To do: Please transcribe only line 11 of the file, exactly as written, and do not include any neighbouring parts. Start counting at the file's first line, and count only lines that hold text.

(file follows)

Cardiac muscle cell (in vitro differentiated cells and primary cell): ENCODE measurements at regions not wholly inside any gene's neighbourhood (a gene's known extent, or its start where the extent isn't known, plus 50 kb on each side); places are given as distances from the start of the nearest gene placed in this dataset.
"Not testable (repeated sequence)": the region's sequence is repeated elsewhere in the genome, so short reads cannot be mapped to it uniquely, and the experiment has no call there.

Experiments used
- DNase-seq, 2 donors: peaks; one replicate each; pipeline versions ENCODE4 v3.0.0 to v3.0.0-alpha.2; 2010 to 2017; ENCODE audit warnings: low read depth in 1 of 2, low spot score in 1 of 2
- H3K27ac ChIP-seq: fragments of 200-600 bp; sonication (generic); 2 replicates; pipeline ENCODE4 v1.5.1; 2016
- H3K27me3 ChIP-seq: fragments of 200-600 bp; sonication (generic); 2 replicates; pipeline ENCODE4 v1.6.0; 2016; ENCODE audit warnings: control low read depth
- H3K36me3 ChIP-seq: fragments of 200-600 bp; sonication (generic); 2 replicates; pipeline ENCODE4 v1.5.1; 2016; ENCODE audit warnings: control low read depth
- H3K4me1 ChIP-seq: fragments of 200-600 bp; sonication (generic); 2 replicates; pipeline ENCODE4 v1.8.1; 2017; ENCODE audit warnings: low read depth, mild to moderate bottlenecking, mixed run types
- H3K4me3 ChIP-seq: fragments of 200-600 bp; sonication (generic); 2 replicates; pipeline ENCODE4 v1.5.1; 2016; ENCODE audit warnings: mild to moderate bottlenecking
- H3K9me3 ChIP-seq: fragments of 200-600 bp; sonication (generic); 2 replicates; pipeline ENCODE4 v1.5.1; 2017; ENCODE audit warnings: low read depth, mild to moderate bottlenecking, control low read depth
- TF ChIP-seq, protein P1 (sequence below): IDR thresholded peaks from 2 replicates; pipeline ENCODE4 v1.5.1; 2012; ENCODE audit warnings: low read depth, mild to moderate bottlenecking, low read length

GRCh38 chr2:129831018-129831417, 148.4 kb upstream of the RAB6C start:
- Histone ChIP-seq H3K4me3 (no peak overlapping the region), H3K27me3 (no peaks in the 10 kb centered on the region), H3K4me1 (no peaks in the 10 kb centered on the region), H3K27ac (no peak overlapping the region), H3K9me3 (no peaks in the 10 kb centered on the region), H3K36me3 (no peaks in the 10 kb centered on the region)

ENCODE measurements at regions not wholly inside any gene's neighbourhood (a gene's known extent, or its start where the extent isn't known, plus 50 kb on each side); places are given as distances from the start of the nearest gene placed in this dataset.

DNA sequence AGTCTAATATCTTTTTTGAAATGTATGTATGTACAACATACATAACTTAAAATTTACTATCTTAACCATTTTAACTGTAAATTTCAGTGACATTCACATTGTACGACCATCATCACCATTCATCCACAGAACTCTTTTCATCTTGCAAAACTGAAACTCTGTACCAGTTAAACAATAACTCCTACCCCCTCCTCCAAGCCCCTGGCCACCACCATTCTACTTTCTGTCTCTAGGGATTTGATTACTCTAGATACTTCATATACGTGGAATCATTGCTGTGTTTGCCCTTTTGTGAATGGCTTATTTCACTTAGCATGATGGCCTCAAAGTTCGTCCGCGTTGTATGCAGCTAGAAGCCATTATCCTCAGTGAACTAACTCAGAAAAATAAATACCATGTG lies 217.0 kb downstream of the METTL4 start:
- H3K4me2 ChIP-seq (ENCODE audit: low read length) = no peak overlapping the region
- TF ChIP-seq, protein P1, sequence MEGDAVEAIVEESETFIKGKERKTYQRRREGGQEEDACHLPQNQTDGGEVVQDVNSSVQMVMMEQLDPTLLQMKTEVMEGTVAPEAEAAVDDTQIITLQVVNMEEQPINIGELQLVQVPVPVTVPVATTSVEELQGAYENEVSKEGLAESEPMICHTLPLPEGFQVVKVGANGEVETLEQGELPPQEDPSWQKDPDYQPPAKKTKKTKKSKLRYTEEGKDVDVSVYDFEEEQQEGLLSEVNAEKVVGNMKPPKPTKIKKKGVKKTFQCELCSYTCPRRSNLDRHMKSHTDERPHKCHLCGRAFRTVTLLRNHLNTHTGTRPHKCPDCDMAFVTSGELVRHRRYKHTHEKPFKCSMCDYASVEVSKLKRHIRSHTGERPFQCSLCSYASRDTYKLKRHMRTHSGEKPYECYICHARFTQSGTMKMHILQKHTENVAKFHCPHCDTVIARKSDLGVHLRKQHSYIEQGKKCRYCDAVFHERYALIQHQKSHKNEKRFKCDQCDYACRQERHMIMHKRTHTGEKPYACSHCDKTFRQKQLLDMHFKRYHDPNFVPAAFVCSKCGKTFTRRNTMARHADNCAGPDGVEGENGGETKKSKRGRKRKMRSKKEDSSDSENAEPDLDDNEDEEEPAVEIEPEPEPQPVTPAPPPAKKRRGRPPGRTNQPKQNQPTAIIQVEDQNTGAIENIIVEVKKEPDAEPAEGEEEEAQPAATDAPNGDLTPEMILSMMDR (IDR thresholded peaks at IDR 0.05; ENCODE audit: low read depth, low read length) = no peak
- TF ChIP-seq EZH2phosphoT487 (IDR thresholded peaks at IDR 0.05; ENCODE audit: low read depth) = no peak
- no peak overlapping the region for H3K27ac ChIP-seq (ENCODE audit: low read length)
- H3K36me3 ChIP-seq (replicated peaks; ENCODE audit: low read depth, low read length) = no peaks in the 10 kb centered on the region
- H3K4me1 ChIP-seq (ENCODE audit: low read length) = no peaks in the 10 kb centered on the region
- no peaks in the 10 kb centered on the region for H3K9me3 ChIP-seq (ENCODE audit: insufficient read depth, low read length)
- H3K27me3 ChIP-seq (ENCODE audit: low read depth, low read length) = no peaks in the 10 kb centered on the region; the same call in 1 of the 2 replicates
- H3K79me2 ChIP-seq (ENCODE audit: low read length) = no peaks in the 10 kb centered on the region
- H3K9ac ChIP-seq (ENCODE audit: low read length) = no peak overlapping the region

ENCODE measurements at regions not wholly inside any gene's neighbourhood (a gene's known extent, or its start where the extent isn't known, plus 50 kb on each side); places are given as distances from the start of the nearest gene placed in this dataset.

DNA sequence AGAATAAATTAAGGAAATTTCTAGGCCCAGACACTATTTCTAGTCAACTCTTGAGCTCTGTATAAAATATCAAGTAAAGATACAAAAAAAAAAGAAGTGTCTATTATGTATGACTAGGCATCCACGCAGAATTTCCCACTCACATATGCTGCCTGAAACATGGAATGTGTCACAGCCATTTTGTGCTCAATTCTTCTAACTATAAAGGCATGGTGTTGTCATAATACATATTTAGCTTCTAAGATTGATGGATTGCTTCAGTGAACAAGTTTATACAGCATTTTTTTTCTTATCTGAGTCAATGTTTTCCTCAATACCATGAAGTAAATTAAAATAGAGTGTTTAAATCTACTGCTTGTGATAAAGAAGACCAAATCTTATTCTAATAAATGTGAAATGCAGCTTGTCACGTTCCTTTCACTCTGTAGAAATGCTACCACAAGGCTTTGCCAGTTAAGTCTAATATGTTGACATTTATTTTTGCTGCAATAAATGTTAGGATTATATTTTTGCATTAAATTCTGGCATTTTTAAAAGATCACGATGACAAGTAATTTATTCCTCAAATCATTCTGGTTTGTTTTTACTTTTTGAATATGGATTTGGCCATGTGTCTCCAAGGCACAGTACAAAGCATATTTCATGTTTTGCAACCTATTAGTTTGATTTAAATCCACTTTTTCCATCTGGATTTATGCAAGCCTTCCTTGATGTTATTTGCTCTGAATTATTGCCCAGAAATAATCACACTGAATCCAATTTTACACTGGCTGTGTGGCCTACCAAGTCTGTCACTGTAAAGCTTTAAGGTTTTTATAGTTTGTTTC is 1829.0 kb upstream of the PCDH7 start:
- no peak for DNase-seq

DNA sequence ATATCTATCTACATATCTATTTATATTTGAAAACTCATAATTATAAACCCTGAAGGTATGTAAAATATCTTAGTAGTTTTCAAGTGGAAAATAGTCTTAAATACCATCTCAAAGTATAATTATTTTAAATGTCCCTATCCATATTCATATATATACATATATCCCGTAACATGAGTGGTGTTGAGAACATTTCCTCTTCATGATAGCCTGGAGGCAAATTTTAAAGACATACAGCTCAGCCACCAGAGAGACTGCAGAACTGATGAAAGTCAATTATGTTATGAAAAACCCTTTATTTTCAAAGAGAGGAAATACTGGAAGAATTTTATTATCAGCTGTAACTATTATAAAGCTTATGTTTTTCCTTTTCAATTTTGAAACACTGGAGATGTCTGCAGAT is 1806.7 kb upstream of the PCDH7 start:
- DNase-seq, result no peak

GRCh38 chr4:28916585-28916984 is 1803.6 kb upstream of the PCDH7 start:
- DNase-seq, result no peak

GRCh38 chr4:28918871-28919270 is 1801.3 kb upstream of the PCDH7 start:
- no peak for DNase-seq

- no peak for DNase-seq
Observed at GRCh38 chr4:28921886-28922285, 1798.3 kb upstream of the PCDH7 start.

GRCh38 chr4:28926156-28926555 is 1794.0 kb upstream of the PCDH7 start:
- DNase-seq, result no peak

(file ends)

- TF ChIP-seq, protein P1 (sequence below): IDR thresholded peaks from 2 replicates; pipeline ENCODE4 v1.5.1; 2012; ENCODE audit warnings: low read depth, mild to moderate bottlenecking, low read length